Q&A: TRIPPIN’ Out With Filmmaker Devi Snively

An archive interview from The Gingold Files.

By Michael Gingold · December 1, 2019, 7:23 PM EST
Trippin' Snively.jpg
TRIPPIN' (2011)

Editor's Note: This was originally published for FANGORIA on December 1, 2011 and we're proud to share it as part of The Gingold Files.

There have been lots of movies about terrible things happening to people in the forest, but writer/director Devi Snively brings a fresh and funny perspective to the form in Trippin’. Following a lengthy run on the festival circuit, Snively’s first feature with her Deviant Pictures team, after numerous acclaimed short films, has made it to theaters, with DVD release to follow. We chatted with the filmmaker to celebrate the occasion.

What is Trippin’ all about?

It’s a story that’s never been done before: Three couples go to a cabin in the woods, and bad things happen. Anyone who’s gone camping can tell you that these things are inevitable, especially since we’ve got one character who’s sort of the whiny troublemaker. It’s very character-driven; there are a lot of interpersonal relationship issues, but then of course you’ve got your creepy locals and a good amount of gore.

From the title, one would imagine there’s a bit of drug use going on.

Oh, yeah; we’ve got a drug-trip scene that involves one of our characters turning into a puppet, among other crazy stuff. There’s quite a bit of drug use.

Is it oriented more toward horror or comedy?

Definitely more comedic. A quote we got about it was “The Big Chill meets The Evil Dead for the Kevin Smith generation,” and I think that sums it up perfectly.

How did you make the transition from the many shorts you’ve done to your first feature?

Actually, it’s not that different; it just takes a lot longer, and you have to cut a lot more out of your schedule. We shot over 16 days—18-hour days for me, with insomnia, that was fun. We’d been prepped on everything from the shorts, so it was a natural next step.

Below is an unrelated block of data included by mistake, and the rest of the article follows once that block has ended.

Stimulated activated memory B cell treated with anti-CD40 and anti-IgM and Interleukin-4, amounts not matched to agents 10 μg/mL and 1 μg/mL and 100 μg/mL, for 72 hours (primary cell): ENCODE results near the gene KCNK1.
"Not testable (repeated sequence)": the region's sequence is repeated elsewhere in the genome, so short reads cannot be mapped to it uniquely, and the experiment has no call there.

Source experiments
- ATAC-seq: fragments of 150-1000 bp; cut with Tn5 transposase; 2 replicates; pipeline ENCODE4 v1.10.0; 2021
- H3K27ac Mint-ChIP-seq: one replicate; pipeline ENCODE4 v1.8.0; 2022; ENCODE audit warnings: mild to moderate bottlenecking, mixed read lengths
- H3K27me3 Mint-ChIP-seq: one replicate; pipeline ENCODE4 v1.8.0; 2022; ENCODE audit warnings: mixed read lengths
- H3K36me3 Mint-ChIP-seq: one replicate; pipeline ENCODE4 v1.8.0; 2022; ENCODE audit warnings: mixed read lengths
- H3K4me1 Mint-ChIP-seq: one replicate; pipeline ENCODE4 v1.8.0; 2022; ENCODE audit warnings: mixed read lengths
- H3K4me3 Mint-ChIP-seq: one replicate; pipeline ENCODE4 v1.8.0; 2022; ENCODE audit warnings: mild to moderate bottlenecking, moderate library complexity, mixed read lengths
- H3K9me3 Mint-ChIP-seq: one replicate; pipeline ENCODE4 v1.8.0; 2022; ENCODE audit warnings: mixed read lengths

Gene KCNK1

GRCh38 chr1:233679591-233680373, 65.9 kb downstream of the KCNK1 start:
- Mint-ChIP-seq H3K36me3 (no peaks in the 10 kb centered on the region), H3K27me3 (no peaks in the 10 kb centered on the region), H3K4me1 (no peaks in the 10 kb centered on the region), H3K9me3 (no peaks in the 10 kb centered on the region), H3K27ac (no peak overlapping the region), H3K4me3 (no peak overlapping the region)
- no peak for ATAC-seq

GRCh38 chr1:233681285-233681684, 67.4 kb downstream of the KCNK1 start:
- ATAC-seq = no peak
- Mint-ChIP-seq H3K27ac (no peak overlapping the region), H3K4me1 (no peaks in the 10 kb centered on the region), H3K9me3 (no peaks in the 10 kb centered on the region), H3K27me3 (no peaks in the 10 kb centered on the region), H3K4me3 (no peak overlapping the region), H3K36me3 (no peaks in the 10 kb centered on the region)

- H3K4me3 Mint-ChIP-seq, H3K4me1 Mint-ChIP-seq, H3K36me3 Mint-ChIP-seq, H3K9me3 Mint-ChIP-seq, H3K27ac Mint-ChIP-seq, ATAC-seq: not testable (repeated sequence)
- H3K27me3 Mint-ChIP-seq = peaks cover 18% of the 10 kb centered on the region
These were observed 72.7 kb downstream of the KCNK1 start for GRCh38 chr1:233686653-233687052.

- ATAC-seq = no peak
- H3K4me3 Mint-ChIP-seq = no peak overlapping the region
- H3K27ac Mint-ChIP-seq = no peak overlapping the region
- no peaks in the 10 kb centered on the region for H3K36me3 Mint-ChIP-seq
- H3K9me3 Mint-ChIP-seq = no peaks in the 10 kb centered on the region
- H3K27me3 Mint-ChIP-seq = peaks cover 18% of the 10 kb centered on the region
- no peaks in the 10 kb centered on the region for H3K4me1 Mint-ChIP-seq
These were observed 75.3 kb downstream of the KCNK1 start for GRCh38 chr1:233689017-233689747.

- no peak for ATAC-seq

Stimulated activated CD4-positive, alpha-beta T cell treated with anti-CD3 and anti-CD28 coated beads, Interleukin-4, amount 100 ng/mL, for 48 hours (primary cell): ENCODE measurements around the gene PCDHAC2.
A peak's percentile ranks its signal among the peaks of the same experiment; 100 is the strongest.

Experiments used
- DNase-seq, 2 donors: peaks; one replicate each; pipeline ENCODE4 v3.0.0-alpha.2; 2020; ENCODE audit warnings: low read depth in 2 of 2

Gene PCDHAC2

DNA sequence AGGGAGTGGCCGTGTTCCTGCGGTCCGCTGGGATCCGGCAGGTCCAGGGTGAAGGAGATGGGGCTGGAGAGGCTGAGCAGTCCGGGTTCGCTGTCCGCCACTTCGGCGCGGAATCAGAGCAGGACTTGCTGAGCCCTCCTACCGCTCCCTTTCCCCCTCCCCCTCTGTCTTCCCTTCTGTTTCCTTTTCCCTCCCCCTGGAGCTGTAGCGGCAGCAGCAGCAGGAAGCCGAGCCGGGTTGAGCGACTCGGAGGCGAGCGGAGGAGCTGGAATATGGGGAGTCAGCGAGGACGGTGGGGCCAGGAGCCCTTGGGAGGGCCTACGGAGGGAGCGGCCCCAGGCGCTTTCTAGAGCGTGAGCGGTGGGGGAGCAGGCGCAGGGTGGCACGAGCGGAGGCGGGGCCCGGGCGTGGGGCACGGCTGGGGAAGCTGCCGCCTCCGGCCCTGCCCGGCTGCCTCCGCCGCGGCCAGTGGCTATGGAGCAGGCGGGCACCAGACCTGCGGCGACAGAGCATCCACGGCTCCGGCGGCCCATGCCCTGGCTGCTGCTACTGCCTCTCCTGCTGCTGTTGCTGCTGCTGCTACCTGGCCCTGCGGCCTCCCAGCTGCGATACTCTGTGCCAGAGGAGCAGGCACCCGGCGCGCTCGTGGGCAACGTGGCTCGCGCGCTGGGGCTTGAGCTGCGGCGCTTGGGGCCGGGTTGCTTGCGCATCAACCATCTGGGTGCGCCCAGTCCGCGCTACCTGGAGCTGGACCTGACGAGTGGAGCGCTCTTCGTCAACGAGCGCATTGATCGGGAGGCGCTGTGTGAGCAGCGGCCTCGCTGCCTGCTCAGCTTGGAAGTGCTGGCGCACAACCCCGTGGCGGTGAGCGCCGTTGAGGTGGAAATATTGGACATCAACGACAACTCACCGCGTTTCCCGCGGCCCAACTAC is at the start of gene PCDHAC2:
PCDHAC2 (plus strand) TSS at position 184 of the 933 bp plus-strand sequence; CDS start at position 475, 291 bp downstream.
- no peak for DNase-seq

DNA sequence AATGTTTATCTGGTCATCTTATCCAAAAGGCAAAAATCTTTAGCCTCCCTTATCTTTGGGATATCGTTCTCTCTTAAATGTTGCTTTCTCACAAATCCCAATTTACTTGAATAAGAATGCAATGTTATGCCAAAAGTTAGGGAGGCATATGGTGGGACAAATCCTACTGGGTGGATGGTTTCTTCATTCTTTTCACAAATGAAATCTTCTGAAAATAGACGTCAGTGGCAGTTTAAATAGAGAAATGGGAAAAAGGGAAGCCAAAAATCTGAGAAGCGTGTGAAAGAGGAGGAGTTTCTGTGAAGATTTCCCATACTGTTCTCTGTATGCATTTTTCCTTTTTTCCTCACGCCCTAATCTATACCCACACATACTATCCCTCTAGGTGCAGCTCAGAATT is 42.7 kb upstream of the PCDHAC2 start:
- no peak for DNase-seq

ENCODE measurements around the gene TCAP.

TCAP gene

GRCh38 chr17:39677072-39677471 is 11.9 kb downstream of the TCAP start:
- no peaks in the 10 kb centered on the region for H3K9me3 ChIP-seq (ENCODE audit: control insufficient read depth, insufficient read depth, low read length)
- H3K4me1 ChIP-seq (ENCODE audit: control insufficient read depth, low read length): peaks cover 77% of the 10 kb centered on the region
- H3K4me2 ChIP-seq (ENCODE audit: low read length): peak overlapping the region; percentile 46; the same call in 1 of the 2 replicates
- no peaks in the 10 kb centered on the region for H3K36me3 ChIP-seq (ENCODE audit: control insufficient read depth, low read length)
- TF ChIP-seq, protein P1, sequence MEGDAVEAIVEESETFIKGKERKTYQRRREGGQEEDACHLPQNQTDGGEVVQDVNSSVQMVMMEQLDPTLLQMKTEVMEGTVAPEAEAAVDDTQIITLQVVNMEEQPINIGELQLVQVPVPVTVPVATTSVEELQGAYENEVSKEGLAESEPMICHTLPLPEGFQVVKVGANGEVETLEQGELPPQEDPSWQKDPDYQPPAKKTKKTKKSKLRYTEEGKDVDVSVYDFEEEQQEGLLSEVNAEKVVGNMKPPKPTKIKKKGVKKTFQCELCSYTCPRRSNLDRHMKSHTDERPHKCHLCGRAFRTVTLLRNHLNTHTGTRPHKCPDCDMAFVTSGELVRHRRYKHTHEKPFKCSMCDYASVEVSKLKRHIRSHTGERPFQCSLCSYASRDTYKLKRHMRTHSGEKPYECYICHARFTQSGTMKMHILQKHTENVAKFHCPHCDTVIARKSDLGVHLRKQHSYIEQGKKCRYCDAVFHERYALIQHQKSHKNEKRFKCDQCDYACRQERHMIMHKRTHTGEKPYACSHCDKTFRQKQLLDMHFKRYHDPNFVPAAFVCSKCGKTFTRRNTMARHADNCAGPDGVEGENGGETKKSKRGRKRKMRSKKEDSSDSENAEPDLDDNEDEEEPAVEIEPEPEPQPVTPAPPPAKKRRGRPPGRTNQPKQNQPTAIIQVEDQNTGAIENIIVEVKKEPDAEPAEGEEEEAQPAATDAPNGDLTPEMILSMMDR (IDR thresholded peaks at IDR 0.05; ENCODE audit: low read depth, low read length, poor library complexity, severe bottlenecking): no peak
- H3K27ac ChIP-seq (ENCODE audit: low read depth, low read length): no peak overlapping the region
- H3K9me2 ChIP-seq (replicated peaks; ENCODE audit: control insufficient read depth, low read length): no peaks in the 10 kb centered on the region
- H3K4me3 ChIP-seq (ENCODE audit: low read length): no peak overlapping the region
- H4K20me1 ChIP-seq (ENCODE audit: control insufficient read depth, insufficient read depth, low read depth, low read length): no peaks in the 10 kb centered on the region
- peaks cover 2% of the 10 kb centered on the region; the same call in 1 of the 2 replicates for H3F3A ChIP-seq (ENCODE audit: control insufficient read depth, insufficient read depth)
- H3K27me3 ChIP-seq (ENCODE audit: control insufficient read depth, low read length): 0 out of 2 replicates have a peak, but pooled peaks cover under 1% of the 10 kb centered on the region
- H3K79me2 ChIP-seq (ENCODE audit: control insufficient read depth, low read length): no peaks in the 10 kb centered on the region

Were the cast and crew made up of people from the shorts?

Not entirely; we held auditions in Chicago, Cleveland and Indiana. We shot in Michigan, and took videos from around the world. So we had a lot of new faces; I think we only had a couple of the usuals. Most of the crew was made up of people we’ve used before, but again, we put a wide net out. Our AD and production designer came from upstate New York; we’d never even met before, but they were great and volunteered their time. Some of them were just people who were interested in working on their first feature.

What did you bring from your short-film experience to Trippin’?

A ton of resources, actually. Also, watching our shorts with audiences has taught us how to be entertaining. I can’t watch some of our earlier films now, because it’s so painful. I’ll always remember, “This is where there was a lull, this is what people like, this is what people remember,” so I feel we have a good understanding of audiences, of genre fans. We’re not trying to pander to them, we’re just trying to keep them entertained, because that’s what it’s about.

Was it a smooth shoot?

That’s an oxymoron. Actually, I had one blow-up as a director, for the first time ever. I lost it on set on day three. And it was a really good thing; I made a public apology to everybody and I learned to take time-outs and go off by myself for five minutes.

We also had all sorts of extreme weather. It was really, really hot when we were inside this tiny cabin with a lot of lights, and really, really cold when people were running around in their skimpy outfits in the woods. I mean, it got down to the 40s in the woods in August in Michigan. That said, on the last day, I think we wrapped at 4 in the morning on a Monday, and it was just a lovefest. It was like the end of summer camp, and everyone was sad it was over. We’ve had a couple of reunions since then, and “Summer of ’69” was an anthem; everyone was like, “That was the best time of our lives.”